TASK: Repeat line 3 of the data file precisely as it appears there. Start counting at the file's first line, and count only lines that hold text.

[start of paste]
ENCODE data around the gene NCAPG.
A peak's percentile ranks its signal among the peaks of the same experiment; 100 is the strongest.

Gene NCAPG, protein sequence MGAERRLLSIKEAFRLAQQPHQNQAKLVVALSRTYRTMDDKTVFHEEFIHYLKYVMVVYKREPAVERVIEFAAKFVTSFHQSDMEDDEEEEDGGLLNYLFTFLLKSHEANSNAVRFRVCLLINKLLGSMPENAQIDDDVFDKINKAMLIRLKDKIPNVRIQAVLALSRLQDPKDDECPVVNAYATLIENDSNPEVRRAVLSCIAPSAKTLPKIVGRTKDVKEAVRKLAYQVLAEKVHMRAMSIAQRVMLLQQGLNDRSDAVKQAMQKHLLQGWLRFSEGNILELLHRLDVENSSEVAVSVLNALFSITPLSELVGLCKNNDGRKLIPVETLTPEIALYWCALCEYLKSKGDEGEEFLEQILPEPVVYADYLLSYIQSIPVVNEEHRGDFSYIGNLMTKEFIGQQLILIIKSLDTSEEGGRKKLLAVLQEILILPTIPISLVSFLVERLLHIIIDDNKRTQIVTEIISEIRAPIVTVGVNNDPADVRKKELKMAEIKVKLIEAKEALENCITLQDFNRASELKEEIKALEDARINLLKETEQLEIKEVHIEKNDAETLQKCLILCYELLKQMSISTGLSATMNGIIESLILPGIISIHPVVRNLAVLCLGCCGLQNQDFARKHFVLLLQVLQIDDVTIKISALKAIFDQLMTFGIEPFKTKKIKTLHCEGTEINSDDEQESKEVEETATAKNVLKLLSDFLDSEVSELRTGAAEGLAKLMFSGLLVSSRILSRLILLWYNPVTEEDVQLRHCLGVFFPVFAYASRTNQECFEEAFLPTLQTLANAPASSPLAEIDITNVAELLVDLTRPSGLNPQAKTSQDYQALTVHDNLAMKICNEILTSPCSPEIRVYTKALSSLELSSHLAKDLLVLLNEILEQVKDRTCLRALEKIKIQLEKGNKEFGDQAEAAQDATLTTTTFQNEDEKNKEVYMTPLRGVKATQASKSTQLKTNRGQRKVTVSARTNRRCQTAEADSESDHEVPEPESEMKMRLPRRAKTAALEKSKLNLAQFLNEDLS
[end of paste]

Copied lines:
Gene NCAPG, protein sequence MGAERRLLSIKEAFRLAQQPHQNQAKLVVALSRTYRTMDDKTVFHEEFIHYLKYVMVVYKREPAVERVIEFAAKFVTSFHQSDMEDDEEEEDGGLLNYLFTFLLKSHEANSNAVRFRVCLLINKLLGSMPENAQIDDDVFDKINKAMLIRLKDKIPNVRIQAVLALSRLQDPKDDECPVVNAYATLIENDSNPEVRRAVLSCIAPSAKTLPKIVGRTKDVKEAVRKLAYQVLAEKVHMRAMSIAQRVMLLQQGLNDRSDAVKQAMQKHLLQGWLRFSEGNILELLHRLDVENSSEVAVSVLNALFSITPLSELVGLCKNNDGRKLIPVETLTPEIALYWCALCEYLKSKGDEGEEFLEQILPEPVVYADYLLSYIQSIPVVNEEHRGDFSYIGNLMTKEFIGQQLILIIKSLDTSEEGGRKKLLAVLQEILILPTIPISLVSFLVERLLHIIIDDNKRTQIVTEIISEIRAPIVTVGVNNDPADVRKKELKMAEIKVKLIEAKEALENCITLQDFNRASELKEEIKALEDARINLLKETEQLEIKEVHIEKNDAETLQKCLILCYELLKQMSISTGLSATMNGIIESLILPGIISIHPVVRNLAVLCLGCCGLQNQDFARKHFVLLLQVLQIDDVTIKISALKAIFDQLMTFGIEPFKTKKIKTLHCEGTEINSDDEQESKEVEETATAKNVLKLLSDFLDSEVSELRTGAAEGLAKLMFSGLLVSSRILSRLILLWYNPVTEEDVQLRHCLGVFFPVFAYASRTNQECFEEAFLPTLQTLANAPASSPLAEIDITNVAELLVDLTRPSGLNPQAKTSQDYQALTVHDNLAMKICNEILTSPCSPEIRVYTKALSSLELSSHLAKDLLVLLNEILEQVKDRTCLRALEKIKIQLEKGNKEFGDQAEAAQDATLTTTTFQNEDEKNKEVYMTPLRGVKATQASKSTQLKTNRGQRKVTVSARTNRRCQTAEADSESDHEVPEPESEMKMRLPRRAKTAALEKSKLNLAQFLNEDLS